As we await the declaration of the election results, may I appeal for calm and self-control? Of course, the result won’t be what some would have loved it to be, but resorting to riots and violent protests won’t do anyone any good.
We have witnessed more than enough waste of lives and properties as it is; innocent citizens have been permanently maimed for life, sent to their early graves, and/or rendered homeless all in the name of politics, naira and fuel scarcity. Do we ever take a moment to reflect on how they and/or their families feel? Has anyone ever tried to imagine how he/she would feel if it had happened to him/her?
How much longer are we going to allow ourselves to be stirred up to anger against each other? How much longer are we going to be incited to fight and make enemies of each other? How much longer are we going to allow ourselves to be paid off to take each other’s lives, all in the name of politics? Before things get out of hand, noble people, let me sound one gentle reminder: Politicians bad-mouth and tear each other down in public, they point out each other’s flaws and bid the public beware of the other all in the name of winning support; yet they are best of friends behind locked doors. They spend quality time together and build relationships with each other out of sight of the general public while they set the people at each other’s throats. And at the end of it all, whom do we blame for allowing ourselves to be manipulated to satisfy the cravings of another?
Noble people, may we remember that we are all human beings with feelings, desires and dreams. May we remember that we, even our fellow kinsmen who do not share the same ideology, want a better life for ourselves and our loved ones? That better life can only be attained by constantly struggling together to find good leaders, not by grappling for each other’s throats at the slightest opportunity in the name of politics. It is a goal that can only be achieved by standing and working together, trying hard to find the path which now lay obscured. The more we talk of ethnic loyalties, religious differences and opposing political ideologies, the more we fight and take up arms against each other in the name of these natural diversities, and the further we drive ourselves from the realization of our goal. A new Nigeria is POSSIBLE, but that POSSIBILITY can only become a REALITY if we are willing and ready to shun sentiments and forge ahead with being realistic. And one fundamental reality we have to admit and accept is the fact that we can’t all think or believe the same thing; we can’t all see things the same way. It is childish immaturity to try to force others to see things the same way you do. There is certainly a way you can make others see, accept and appreciate your views, but certainly not through the use of force or violence. That has never worked, and it can never work.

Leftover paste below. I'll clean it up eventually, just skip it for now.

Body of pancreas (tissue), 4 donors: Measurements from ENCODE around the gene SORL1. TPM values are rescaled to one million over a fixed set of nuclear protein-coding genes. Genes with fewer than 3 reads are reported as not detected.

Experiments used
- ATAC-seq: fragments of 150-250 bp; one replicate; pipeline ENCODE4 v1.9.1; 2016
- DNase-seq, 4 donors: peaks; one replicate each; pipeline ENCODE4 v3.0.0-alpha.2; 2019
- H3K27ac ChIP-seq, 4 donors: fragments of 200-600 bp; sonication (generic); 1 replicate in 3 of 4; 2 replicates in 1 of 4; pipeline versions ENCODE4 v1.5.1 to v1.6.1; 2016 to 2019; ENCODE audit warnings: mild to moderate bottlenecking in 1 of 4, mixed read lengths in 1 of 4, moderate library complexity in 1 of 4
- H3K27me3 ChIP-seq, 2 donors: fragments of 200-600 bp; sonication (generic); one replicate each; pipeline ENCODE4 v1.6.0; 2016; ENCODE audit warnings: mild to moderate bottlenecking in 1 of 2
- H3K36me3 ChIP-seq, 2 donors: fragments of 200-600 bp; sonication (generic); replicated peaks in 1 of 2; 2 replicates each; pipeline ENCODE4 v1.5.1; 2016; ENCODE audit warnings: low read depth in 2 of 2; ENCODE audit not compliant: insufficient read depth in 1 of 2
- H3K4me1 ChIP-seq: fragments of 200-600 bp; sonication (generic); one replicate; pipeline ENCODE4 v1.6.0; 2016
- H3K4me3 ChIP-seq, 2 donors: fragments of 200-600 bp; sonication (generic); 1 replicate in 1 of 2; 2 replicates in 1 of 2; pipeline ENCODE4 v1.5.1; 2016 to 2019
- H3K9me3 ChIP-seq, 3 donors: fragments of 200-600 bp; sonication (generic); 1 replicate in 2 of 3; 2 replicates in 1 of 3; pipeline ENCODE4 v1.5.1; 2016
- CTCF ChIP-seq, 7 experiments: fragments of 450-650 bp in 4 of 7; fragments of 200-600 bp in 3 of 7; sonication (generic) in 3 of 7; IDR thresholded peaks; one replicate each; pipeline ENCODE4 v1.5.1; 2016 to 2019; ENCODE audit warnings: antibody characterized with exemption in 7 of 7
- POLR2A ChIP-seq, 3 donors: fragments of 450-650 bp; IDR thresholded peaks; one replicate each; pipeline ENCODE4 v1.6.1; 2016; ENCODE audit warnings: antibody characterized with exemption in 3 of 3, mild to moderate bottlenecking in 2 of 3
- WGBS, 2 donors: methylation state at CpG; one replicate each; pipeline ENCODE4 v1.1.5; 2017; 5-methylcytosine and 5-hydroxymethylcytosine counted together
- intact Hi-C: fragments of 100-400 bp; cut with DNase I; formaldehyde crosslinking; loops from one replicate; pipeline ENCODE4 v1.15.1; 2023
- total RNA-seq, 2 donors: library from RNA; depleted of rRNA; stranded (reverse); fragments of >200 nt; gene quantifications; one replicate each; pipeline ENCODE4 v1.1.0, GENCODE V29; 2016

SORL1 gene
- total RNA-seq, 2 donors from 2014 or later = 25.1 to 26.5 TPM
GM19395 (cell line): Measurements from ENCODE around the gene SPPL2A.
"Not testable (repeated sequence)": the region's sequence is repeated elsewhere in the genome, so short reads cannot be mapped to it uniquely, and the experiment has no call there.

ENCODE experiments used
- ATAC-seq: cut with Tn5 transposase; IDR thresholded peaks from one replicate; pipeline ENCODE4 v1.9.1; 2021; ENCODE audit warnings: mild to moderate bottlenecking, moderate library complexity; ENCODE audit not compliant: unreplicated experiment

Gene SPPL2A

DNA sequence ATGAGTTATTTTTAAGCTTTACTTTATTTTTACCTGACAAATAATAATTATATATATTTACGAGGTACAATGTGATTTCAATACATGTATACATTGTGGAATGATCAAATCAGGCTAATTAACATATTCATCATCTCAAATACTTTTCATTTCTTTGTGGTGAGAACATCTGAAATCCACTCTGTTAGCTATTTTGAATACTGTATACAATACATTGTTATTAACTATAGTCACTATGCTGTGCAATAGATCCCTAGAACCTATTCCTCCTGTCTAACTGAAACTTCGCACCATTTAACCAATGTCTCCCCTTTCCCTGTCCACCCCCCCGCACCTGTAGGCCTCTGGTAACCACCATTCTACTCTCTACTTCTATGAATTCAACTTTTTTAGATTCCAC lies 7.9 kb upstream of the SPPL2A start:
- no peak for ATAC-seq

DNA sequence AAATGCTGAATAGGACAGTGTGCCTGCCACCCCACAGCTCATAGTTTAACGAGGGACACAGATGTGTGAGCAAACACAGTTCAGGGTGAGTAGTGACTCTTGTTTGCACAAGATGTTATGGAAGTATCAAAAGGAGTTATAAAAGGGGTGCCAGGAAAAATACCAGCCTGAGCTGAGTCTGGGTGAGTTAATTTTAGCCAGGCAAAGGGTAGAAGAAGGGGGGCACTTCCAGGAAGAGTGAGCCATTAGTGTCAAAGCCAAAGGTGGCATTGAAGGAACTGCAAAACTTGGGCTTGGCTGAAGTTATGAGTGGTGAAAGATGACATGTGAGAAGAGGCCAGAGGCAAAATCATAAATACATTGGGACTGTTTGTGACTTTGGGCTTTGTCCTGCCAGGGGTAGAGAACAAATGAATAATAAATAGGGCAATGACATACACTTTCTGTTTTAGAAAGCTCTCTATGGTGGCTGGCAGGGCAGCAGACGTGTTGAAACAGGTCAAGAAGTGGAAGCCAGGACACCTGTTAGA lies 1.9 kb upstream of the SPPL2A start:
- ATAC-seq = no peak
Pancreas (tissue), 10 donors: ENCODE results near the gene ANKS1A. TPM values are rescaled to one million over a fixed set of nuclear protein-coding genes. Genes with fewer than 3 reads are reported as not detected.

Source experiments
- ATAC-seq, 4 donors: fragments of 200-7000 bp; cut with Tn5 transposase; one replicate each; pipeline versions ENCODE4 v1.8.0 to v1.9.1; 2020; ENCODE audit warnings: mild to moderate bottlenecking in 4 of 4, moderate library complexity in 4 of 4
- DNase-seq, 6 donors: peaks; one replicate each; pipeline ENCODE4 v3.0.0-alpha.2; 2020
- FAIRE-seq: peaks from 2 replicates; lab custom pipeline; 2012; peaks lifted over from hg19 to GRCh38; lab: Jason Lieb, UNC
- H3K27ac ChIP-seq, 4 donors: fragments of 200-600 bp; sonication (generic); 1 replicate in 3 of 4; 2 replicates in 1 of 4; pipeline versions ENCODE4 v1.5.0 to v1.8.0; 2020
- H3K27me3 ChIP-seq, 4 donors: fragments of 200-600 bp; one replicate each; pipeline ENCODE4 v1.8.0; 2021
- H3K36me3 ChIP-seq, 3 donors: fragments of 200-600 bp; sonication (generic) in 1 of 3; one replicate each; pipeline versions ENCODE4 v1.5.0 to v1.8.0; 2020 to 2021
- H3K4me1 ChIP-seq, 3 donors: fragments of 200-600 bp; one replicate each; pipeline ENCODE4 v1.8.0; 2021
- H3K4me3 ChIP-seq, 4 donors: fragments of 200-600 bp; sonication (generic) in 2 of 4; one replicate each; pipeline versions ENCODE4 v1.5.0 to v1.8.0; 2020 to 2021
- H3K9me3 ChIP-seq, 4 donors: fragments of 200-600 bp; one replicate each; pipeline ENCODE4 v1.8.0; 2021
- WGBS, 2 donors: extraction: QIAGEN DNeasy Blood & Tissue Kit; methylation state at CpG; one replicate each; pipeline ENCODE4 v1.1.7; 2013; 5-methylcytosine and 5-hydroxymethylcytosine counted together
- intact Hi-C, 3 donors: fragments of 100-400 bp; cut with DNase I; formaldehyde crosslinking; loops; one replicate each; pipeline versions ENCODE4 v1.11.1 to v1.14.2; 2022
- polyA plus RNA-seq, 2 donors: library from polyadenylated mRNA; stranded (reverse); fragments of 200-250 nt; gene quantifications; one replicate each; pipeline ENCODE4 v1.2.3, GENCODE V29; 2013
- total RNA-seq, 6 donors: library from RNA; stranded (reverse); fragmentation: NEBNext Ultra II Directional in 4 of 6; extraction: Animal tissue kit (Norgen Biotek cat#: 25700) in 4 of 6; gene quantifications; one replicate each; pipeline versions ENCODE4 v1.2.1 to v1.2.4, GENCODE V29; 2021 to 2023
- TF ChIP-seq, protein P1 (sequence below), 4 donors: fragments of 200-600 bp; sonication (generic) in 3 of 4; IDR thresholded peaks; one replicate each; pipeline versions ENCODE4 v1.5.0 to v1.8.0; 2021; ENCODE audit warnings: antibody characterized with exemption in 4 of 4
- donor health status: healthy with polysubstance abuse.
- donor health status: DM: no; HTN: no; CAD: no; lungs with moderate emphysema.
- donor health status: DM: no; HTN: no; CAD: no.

While peaceful demonstrations form an integral part of fundamental human rights, it has become obvious that many do not realize nor understand the difference between peaceful demonstrations on one hand and riots/violent protests on the other. Even though I am ready and willing to be part of a peaceful demonstration for a just cause, but it has become so scarce nowadays to see peaceful demonstrations in Nigeria as opposed to riots and violent protests which leave untimely deaths, destruction of properties and hearts heavy with grief in its wake. Is that the road that will take us to the New Nigeria we say we want?
Really, in the words of Asa, “There Is Fire On The Mountain”, and if we persist in the habit of name-calling, tearing each other down and taking each other’s lives at the slightest provocation, “One day the river will overflow, And then we’ll have nowhere to go, And we will run, run, Wishing we had put out the fire!”
May we remember that even the West never had it rosy at the onset? If you have ever read Oliver Twist, Great Expectations, A Tale Of Two Cities, Treasure Island, or The Mayor Of Casterbridge and you can imagine the struggles of the societies and life painted therein, you will understand that nothing comes easy, only with persistent, collective efforts to make things work, including with regards to finding the right leader to lead the way!
The change YOU want begins with YOU! Say NO to manipulation, NO to violence, and NO to murder!
Solomon Okelola is a disability rights advocate, he writes from Lagos.